For the first time in over 15 years - and with the benefit of experience from various contacts across the maritime industry – MYBA, the worldwide yachting association, has made material amendments to some of the key terms in its internationally recognised sale and purchase contract.
These changes seek to address and clarify many of the issues which frequently crop up during the negotiation of a yacht or superyacht sale. They also seek to reflect common practices in the industry that have developed over the years including, most recently, those relating to the Covid-19 pandemic.
With MYBA’s sale contract being the most frequently used agreement for second-hand yachts and superyachts sales worldwide, these changes are likely to have a significant impact on the way the majority of yacht sales are now conducted in the industry.
In practice, once the parties have agreed to adopt MYBA’s terms, they are rarely amended significantly. A good knowledge of those standard terms and the recent amendments is therefore essential for market participants across the industry including shipyards, brokers, stakeholders, owners and lawyers.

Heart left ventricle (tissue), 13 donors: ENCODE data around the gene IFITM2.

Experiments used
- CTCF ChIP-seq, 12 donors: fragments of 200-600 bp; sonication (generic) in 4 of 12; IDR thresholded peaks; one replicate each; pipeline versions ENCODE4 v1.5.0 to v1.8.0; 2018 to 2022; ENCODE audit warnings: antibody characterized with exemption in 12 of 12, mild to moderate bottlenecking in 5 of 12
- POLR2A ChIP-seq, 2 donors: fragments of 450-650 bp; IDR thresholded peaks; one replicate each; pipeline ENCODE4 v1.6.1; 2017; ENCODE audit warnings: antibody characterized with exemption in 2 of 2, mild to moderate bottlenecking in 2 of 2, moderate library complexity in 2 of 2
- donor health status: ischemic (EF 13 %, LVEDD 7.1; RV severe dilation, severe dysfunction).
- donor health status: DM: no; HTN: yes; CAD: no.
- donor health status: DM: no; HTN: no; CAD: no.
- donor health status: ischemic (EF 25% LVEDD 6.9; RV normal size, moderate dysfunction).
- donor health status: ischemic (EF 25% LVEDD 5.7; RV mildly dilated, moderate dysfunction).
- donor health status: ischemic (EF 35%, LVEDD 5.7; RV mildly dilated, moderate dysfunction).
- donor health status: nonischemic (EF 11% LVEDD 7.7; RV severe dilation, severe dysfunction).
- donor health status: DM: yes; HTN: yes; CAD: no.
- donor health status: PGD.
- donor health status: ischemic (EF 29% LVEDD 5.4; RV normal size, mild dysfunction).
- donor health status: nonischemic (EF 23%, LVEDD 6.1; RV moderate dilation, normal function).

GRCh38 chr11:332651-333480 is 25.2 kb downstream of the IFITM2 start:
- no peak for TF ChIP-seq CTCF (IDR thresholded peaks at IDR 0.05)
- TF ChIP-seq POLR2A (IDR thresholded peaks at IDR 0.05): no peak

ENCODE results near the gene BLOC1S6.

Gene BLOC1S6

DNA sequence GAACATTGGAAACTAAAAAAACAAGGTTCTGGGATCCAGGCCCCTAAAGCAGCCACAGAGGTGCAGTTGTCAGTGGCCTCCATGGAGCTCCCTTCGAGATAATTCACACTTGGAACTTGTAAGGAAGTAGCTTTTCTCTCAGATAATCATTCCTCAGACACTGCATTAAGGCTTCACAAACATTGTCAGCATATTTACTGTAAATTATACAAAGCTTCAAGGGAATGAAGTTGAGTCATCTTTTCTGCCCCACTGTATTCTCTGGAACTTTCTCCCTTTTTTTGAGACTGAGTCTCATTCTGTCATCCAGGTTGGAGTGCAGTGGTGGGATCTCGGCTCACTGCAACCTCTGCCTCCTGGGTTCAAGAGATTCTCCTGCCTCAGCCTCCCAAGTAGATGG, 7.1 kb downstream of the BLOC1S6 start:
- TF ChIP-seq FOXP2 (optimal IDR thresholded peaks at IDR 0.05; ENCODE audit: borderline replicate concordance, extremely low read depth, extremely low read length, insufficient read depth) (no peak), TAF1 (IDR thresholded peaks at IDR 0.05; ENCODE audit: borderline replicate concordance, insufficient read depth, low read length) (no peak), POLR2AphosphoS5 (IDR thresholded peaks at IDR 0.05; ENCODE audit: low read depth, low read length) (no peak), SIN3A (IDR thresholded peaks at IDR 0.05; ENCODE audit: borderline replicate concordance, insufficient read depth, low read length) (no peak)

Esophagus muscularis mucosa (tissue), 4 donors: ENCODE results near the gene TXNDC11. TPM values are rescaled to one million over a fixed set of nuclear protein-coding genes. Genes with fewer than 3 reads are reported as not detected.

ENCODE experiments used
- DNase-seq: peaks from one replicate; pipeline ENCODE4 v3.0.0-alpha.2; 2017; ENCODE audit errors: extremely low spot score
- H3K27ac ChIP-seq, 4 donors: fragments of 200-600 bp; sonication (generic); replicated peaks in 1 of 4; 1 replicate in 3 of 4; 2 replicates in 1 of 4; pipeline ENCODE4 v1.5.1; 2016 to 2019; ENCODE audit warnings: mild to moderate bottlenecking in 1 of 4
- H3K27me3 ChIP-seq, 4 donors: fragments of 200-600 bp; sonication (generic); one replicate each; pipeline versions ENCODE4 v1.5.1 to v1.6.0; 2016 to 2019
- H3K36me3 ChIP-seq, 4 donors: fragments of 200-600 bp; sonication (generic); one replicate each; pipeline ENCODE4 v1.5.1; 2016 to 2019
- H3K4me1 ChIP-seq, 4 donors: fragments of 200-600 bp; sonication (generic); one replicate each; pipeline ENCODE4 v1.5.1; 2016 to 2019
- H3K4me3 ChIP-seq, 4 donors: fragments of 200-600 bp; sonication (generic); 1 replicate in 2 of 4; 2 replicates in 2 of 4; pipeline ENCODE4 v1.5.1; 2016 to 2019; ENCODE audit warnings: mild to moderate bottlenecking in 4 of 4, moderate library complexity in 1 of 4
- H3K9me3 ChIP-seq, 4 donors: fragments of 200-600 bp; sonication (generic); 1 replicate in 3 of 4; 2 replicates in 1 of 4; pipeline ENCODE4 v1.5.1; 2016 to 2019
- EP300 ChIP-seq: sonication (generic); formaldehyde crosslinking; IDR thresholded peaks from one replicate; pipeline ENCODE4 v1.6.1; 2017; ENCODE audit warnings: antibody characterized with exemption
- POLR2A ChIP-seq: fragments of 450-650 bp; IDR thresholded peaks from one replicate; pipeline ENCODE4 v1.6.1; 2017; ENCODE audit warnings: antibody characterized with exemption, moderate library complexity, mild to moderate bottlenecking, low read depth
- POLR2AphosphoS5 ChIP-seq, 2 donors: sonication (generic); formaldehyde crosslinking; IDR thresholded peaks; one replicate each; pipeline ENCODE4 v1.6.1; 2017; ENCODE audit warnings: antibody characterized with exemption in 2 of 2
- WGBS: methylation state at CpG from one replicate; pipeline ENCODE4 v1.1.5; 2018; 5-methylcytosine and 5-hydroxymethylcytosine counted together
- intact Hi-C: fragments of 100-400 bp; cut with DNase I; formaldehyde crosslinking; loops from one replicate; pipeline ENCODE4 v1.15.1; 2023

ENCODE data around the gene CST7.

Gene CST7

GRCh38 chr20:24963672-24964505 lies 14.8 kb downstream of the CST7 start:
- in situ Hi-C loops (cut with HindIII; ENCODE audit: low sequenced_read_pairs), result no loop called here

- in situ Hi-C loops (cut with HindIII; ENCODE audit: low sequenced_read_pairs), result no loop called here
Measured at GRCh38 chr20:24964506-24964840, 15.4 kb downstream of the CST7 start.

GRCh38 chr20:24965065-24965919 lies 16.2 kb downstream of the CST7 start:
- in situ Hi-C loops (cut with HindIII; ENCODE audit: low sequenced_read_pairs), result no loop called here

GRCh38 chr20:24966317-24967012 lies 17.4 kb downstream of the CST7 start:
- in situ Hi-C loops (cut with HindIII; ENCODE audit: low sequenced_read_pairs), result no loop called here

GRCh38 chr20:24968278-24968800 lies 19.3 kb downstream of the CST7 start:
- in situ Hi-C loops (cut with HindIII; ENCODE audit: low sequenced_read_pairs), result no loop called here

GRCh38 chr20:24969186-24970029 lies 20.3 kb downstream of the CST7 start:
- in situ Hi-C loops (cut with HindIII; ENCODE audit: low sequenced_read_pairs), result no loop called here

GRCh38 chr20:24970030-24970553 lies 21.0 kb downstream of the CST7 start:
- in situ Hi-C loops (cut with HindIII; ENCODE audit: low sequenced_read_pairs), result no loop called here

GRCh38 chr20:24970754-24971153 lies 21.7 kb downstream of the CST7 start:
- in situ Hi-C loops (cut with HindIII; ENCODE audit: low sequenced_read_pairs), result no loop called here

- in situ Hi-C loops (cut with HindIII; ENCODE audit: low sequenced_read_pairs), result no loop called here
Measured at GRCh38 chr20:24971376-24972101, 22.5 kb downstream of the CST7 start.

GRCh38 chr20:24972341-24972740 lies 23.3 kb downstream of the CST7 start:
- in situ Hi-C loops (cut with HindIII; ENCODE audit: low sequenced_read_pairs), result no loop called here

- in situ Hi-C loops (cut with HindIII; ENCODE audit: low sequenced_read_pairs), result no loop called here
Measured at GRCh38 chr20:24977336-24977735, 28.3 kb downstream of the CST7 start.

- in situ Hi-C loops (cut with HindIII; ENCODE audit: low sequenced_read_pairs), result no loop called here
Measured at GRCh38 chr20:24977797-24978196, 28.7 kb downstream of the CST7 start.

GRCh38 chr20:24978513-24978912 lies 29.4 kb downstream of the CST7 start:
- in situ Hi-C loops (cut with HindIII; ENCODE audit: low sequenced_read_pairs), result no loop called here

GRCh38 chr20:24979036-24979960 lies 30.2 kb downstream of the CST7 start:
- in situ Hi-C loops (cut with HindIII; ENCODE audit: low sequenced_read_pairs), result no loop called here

Some of those key changes are set out below.
Inventory: Instead of being agreed after the contract has been signed (which left the buyer with uncertainty as to what items were to be included on delivery), the inventory must now be agreed and attached to the contract before it is signed by the parties.
Force Majeure: Most likely as a result of the issues arising out of the pandemic, the Force Majeure provision has been amended to allow the parties to terminate the contract if delays caused by the force majeure event exceed 30 days. This provides an end date for the non-faulting party and means that these delays cannot continue for an indefinite period.
Most importantly, the change also requires the party intending to rely on the Force Majeure provision to notify the other party of that claim within two days of a triggering event. This is a process that yards will be accustomed to from similar provisions in build contracts.